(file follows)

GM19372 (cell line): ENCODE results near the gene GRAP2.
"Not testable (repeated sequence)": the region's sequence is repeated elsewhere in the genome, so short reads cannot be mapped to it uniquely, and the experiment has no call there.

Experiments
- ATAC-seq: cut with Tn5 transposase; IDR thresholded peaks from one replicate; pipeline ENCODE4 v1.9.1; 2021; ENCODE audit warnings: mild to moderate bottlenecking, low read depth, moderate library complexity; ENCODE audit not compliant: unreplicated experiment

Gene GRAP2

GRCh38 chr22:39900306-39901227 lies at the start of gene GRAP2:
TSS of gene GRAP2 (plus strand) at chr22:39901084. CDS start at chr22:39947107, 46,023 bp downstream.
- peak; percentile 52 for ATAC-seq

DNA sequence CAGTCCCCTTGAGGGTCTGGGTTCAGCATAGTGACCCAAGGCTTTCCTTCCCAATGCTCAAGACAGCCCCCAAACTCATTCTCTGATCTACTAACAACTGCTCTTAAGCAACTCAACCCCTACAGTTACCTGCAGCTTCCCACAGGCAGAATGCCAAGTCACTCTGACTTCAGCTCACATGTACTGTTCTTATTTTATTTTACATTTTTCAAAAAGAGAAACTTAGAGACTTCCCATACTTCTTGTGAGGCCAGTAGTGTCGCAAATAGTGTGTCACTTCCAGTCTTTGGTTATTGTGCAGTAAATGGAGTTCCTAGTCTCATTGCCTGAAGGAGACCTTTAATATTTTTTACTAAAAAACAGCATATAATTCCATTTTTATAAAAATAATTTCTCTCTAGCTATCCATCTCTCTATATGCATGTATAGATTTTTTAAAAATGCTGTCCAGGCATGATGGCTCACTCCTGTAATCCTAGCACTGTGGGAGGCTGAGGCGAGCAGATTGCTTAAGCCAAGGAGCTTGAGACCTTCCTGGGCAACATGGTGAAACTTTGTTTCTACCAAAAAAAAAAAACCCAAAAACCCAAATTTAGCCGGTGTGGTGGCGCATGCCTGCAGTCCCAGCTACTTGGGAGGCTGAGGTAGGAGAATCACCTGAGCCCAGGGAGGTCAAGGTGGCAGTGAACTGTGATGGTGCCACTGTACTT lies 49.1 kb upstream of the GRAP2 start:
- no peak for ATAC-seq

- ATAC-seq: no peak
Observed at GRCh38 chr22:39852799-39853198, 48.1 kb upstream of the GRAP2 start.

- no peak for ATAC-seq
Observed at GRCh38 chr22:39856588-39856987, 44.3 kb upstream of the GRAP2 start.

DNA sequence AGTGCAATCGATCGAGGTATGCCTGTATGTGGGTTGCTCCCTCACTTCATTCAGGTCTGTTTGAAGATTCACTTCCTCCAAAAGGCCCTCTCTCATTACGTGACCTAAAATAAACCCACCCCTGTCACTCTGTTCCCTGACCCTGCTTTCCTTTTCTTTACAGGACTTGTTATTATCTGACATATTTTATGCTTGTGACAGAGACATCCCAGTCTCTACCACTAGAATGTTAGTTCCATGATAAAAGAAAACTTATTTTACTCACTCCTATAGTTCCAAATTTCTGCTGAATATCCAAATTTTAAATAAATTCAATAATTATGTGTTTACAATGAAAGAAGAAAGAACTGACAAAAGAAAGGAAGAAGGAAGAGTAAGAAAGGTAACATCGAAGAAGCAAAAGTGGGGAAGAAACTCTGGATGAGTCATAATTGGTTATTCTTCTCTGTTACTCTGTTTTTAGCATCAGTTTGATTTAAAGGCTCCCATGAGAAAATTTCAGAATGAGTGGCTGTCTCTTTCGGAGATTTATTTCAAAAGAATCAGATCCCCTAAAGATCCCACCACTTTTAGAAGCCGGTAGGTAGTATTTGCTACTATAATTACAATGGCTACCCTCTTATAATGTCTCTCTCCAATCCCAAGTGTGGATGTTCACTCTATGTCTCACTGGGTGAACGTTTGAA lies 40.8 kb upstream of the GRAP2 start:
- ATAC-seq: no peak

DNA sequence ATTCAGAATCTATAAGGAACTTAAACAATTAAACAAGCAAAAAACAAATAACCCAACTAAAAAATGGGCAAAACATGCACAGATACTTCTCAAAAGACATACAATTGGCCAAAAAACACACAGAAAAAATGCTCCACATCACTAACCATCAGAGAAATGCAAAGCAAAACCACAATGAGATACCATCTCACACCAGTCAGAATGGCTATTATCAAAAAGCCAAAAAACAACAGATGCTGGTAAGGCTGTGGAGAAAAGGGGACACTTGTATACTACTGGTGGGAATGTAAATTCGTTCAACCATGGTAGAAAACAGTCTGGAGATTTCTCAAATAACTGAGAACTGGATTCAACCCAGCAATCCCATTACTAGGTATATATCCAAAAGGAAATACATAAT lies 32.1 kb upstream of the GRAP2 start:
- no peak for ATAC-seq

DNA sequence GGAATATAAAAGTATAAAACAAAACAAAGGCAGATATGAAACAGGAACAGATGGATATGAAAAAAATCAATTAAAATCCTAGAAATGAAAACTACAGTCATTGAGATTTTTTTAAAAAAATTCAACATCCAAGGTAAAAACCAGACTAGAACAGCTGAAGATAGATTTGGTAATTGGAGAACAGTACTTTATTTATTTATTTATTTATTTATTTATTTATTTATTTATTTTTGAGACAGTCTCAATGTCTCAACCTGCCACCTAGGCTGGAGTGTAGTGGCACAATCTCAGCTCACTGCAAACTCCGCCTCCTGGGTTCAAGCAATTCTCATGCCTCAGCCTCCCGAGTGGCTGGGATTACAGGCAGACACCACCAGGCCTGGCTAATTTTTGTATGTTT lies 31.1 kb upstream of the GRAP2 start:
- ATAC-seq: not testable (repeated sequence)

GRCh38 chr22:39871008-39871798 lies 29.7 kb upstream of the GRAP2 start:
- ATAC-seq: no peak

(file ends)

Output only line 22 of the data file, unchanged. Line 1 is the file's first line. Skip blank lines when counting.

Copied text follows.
- ATAC-seq: no peak